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Changes in trade mark regulation

On 5 December 2018, the president signed a bill (hereinafter referred to as the "Amendment") amending, among others, the Act No. 441/2003 Coll., On Trademarks, as amended (hereinafter referred to as "AoT")[1], which came into effect on 1 January 2019. This article aims to inform about the main novelties brought by this Amendment.

The objective of the Amendment

The objective of the Amendment is to implement the Directive (EU) 2015/2436 of the European parliament and of the Council of 16 December 2015, to approximate the laws of Member States relating to trade marks (hereinafter referred to as the “Directive”) into the Czech law.

New procedure in cases of a conflict between the applied trade mark and earlier rights

The major change, which is significant for all current trade mark proprietors, is the elimination of the authority of the Industrial Property Office (IPO) to formally refuse a trade mark application in cases where the applied sign is the same as the trade mark which has been earlier applied for or registered for identical goods or services. Previously, the registration of the trade mark in such cases was only possible, had the proprietor or the applicant for the earlier trade mark given his written consent.[2]

In accordance with the Directive, the Amendment repeals this official review. In this context, the Amendment constitutes a new ground of opposition for the proprietor of an earlier registered trade mark which is identical to the sign applied for and which is granted for the same goods or services for which the sign applied for is to be registered.[3] The IPO will not register the sign in the event of such opposition, however, if the proprietor is passive and the objection is not filed in time, the sign will newly be registered even in cases where the sign applied for is identical to an already existing trade mark registered for the same products or services.

With regard to the abovementioned, we recommend increased caution to all trade mark proprietors and suggest periodic reviews of published applications at least once every two months, so that there is enough time to process and submit objections (the deadline for filing of objections is 3 months upon the date of publication of the respective application).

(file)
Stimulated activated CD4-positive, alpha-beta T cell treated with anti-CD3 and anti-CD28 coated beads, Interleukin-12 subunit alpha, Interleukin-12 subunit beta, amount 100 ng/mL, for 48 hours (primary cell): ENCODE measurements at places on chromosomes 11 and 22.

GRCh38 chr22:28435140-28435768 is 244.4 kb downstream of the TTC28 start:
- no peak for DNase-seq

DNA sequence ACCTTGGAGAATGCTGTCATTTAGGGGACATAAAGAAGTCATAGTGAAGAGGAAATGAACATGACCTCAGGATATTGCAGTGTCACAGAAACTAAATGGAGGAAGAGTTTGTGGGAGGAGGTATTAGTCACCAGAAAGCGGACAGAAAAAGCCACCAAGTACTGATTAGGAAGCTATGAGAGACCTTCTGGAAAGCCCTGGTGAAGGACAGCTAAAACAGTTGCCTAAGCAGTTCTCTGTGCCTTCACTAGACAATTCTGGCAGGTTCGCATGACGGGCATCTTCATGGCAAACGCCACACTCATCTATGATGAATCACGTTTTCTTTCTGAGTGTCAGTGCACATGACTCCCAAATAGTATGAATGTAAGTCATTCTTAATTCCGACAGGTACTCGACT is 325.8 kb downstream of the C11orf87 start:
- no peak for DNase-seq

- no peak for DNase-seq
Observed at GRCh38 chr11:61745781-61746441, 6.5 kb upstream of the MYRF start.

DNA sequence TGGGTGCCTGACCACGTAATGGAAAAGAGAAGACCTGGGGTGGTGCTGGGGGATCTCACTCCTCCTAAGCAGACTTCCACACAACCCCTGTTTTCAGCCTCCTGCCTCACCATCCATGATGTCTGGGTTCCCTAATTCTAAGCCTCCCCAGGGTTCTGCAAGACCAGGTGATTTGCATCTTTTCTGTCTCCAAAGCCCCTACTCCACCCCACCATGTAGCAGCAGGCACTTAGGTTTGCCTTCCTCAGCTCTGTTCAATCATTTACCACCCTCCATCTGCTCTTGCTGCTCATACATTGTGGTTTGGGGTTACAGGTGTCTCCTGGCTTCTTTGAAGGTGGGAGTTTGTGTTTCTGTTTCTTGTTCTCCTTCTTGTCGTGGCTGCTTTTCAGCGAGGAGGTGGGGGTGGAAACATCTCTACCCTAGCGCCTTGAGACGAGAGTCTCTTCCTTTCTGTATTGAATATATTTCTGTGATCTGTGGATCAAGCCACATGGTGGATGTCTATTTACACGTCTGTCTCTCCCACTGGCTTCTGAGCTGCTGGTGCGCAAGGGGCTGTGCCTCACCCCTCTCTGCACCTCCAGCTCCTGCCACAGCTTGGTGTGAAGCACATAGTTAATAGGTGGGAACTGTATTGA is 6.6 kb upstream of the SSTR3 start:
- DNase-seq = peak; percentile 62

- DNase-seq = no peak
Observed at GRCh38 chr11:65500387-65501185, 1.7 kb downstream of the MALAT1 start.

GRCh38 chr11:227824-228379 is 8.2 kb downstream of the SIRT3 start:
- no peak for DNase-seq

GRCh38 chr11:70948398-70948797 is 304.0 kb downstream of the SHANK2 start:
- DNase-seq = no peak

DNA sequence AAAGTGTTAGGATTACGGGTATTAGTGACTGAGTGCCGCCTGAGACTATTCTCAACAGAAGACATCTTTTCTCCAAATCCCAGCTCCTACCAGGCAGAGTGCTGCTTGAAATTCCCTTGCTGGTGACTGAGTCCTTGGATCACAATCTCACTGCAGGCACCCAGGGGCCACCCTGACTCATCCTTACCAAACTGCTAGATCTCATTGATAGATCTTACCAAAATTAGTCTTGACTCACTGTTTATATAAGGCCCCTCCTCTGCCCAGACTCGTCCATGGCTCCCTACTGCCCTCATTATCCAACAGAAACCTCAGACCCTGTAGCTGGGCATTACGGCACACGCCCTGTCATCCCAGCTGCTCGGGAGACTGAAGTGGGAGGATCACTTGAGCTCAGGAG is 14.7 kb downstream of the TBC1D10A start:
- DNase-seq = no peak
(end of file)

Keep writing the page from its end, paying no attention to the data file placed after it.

Good faith and invalidity of the trade mark

Concurrently, in accordance with the Directive, the grounds for formal rejection of the trade mark was ruled out for the cases when the application was not filed in good faith.[4] Simultaneously, the grounds to oppose when a third party was affected in their rights by an application which was not filed in good faith was also repealed.[5] Henceforth, the applicant's lack of good faith will only be the reason for declaring the mark as invalid. The procedure to declare invalidation of a trade mark will only be possible on the basis of a third party’s proposal, i.e. it will no longer be possible to initiate such procedure on an official basis.

Graphical representation of trade marks is no longer necessary

In contrast to the former regulation, the Amendment does not require a mandatory graphic representation of the trade mark, which used to prevent the registration of untraditional trade marks. Therefore, a trade mark may also be a designation which is not capable of being represented graphically but is expressed in a way that enables the competent authorities and the public to clearly and precisely define the subject-matter of the protection.

New types of trade marks

Another important aspect of the Amendment is that it introduces a broader scale of possible trade marks, which are specified in Annex 1 to the Amendment. Apart from the traditional word and image trade marks, it shall be possible to register a dimensional (3D), positional or patterned trade mark, a trade mark for an exclusive colour, sound, smell, movement, multimedia or holographic trade mark or any other trade mark, which does not fall under any of the listed types, given that it can be sufficiently expressed as required by law. Therefore, we can expect registrations of trade marks for a specific smell or taste in the future. We will deal with these specific trade marks in a separate article.

Certification mark

The Amendment introduces a so-called certification trade mark, the purpose of which is to inform customers that the goods or services bearing such mark meet a certain quality standard. According to the Amendment report, the certification trade mark does not aim to distinguish the respective source of goods or services, it shall only confirm and guarantee certain features. The rules for using of the certification mark are listed in Annex 2 to the AoT as amended through the Amendment.


The Amendment brings relatively significant changes to the Czech trade marks regulation, which are arising from the new EU legislation. We can consider this a very positive development which corresponds to the needs of the market by introducing the possibility of registration of new, unconventional types of trade marks. However, the need for increased caution of trade mark proprietors to protect their rights cannot be underestimated. According to the Amendment, it is possible to register a new trademark, identical to the one already registered for the same goods or services, in case of the proprietor’s passivity. We will continue to inform you about the news in this area.


[1] Act No. 286/2018 Sb., on amendments to Act No. 441/2003 Coll., on trade marks and on amendments to other Acts

[2] Sec. 6 AoT in the wording effective until 31 December 2018

[3] Sec. 7 subsec. 1, par. a) AoT

[4] Sec. 4 par. m) AoT in the wording effective until 31 December 2018

[5] Sec. 7 subsec. 1, par. k) AoT in the wording effective until 31 December 2018

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